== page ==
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Ask the Flower Expert: Can You Help Me to Identify this Flower?

Ask The Expert:Tropical Flower

Could u please help me to identify this flower? Approximate 5 -6 inches long. During night or cool day it open very wide but seems close up during hot day. I live in tropical country.



Flower Expert Reply:

Sorry Zoey, for the delay in my reply.

It is hard to tell from the side photo, but I believe the flower is a type of Datura. Most likely a Datura fastuosa. This tropical plant is considered a tender perennial in zone 9-10, and it is commonly referred to as a Devil’s Trumpet. Although this plant is beautiful, it is also toxic! Keep pets and small children well away from this plant.

I hope this information was helpful.

Please let me know if I can help with anything else!

Jamie Jamison Adams

Ask the Plant Expert: This Can’t Be Marijuana, Can It?

Ask The Expert:Lone Star Hibiscus

I recieved a plant that looks like marijuana at first glance but I know it’s not because it was a gift from the city. It’s stems are thick and hard like bamboo and it produces white flowers that look similar to hibiscus.


Hannah Thornhill


Plant Expert Reply:


From the look of the bloom, it appears to be some type of hibiscus, possibly a Hibiscus coccineus. Some varieties of hibiscus, such as the coccineus, will have narrow leaves and thick stalks and are sometimes confused with Cannabis sativa. Most of the time the blooms are red, but there are also varieties with white blooms. The white variety is known as white Texas star or lone star hibiscus.


Jamie Jamison Adams

What is this July Blooming Pink Flower from a Bulb?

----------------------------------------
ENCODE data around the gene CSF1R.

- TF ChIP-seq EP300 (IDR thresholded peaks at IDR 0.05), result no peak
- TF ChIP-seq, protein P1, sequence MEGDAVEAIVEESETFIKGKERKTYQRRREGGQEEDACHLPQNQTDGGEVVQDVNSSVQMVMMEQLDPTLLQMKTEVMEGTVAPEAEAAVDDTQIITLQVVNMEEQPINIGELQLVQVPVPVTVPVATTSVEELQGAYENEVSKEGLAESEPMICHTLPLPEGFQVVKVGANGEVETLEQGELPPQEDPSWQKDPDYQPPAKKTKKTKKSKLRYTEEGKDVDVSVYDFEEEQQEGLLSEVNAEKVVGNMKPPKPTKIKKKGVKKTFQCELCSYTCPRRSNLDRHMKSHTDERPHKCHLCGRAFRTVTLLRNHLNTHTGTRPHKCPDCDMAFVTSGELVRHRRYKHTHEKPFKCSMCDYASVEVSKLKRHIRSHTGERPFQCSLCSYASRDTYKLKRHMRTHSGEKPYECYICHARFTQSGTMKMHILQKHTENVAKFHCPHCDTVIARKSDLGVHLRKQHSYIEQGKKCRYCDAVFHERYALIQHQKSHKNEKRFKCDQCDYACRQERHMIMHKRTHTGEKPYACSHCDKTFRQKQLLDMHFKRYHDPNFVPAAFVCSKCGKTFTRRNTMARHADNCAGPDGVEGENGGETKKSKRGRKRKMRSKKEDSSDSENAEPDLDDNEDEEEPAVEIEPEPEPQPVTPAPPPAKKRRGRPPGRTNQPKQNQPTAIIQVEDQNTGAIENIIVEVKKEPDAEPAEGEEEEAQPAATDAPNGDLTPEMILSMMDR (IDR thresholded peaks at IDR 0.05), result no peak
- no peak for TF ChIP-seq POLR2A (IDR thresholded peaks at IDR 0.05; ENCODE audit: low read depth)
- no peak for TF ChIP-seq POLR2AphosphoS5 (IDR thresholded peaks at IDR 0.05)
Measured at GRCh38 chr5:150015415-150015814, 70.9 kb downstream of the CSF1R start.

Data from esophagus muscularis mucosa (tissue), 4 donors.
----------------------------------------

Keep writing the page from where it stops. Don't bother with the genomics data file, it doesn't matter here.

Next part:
TrgridiaAsk the Expert: Do you know the name of this flower?

A friend gave me a bulb to be frozen and planted in spring. It blooms once a year in July and then dries out.

Thank you,


Plant Expert reply: The plant you submitted to the Bloomin Blog for identification seems to be a type of Tigridia. It is sometimes referred to as tiger flower or shell flower. I think yours is a Tigridia pavonia. The blooms only last for a single day. They are in the Iridaceae family and are native to Mexico and Guatemala. I hope this information helps. Please let me know if I can help with anything else.

Have A Good Day,


Reply From Nora: Thank you very, very much. It is great to be able to contact you and learn so much!! Every so often I learn about the indigenous plants in my country and it feels great!

Greetings from Mexico,


Flowers Imitating Monkeys

Flowers Imitating Monkeys

I saw this photo floating around the internet this week and had to share with our readers. We’ve all seen mimicry in nature, mostly with insects, but have you ever seen it this clear? At first glance, you might think these are little baby monkeys! I was blown away by the incredible characteristics these orchids share with primates.

The orchids above with the little monkey faces are Dracula simia, which translates to Little Dragon Monkey. The flowers are fragrant with the scent of a ripe orange. They are native to the cloud forests of southeast Ecuador, and as such not many people throughout history have seen them.

The flowers above that look like little dancing monkeys are called Orchis simia. They are found in Europe, the Mediterranean, Russia, Asia Minor and Iran. These you might not want in your garden since they smell strongly of feces.

While these exotic flowers may not be readily available, stop by your local florist to preview your local selection of orchid house plants.

Images spotted on Beware of Images

Is This Plant A Billbergia?

Ask the Expert: What is this plant?